olecranon fracture

Olecranon fractures are clinically and radiographically obvious, and usually require open reduction and internal fixation.


Olecranon fractures occur as the result of one of four mechanisms :

  • direct blow (or fall directly on the elbow)
  • fall on outstretched hand with elbow flexed
  • avulsion fracture - e.g. triceps bony avulsion
  • stress fracture, e.g. throwing athletes and gymnasts
  • It is important to remember that the ulnar nerve is closely related to the medial aspect of the olecranon and, although not common, nerve injury may complicate these fractures .

    Radiographic features

    Plain radiograph

    Olecranon fractures are easy to diagnose provided a lateral x-ray of the elbow is obtained. They appear as a lucency usually reaching the trochlear groove articular surface and are, in most cases, displaced.

    Reporting checklist

    Radiology reports should not only include whether or not a fracture is present but also comment on:

    • fracture
      • location, especially whether or not it reaches the articular surface 
      • displacement and the gap distance
      • comminution
    • associated findings and relevant negatives

    Treatment and prognosis

    Due to the unopposed traction of the triceps muscle, these fractures are usually widely displaced and require open reduction and internal fixation (ORIF) . Occasionally when undisplaced non-operative treatment with immobilization at 30 degrees of flexion is possible . Union rates with appropriate treatment are very high (~99%) and other than a slight reduction in flexion and extension at the elbow, function is preserved .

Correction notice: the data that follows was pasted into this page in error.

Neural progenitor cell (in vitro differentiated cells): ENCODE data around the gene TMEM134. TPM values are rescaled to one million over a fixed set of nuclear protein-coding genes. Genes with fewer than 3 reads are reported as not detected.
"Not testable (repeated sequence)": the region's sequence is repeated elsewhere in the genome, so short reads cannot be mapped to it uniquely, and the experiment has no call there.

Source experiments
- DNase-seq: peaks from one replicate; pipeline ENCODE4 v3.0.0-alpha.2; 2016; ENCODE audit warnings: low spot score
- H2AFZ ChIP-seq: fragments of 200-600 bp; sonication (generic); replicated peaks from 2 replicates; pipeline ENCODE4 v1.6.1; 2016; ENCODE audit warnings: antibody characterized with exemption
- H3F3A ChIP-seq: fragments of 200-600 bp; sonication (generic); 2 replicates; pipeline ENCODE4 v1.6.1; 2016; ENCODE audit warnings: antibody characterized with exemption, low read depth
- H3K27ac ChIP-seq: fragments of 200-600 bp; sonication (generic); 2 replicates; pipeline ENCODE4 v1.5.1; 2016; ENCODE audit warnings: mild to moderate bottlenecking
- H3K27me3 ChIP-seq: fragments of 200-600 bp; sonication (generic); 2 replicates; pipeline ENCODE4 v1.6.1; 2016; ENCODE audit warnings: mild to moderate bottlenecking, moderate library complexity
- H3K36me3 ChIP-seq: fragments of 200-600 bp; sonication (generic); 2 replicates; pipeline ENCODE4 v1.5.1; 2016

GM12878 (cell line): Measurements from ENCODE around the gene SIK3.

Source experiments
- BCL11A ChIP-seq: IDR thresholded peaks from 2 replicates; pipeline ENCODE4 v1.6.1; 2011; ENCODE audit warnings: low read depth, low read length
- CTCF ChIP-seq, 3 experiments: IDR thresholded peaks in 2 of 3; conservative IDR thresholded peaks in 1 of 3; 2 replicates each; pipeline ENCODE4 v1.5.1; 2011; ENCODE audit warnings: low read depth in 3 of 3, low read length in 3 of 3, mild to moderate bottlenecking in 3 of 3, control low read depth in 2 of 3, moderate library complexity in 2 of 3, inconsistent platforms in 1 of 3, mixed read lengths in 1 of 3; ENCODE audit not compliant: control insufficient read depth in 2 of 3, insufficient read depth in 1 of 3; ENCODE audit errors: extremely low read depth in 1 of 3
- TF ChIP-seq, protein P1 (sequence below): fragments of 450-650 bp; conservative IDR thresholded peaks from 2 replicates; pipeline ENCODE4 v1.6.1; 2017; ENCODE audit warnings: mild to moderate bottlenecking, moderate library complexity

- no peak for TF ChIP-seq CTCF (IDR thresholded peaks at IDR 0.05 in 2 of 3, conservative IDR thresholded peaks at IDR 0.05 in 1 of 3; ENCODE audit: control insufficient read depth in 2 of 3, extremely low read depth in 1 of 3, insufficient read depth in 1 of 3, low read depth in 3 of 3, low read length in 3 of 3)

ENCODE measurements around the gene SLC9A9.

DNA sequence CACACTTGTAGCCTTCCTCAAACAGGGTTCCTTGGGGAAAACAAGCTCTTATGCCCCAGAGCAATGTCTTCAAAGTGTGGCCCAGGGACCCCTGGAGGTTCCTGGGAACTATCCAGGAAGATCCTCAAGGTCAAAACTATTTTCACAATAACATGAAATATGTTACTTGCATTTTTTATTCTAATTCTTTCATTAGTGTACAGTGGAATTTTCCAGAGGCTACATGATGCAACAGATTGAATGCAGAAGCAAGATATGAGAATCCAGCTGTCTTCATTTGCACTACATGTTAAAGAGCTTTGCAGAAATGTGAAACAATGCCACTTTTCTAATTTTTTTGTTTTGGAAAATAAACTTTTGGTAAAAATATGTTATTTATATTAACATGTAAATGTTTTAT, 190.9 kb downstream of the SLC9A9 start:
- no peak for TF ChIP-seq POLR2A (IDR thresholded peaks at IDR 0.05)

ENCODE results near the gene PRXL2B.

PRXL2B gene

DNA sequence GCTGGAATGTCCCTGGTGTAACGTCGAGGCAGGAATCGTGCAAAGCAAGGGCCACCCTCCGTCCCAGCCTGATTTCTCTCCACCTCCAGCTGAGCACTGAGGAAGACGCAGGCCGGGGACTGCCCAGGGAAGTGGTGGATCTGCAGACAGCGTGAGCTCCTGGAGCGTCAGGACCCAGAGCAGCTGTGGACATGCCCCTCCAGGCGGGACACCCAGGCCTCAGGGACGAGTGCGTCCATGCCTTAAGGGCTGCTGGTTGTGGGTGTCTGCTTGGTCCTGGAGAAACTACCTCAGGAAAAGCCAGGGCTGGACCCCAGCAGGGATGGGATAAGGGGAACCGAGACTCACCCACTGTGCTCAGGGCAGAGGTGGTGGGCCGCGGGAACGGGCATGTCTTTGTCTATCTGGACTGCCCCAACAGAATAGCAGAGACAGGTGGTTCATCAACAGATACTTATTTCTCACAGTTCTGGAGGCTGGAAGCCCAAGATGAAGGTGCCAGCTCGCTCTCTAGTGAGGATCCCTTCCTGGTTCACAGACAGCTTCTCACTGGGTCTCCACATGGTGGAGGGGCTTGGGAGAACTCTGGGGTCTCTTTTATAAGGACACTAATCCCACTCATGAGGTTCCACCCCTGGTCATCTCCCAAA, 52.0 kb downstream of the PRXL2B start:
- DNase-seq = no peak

Unlike many other intra-articular fractures, olecranon fractures result in relatively little secondary osteoarthritic changes, probably on account of most fractures occurring through a relatively non-articular part of the trochlear groove .

    Most of the symptoms relate to prominence of hardware given the little overlying soft tissues .

    Occasionally ulnar nerve injury can result in long-term sensory and motor impairment, most marked in the hand.

    Differential diagnosis

    There is usually little differential, especially in adults, and when the clinical presentation is that of trauma to the elbow with pain, swelling and lack of mobility. In young patients, one must consider unfused olecranon epiphysis . Extremely rarely it can mimic a patella cubiti.

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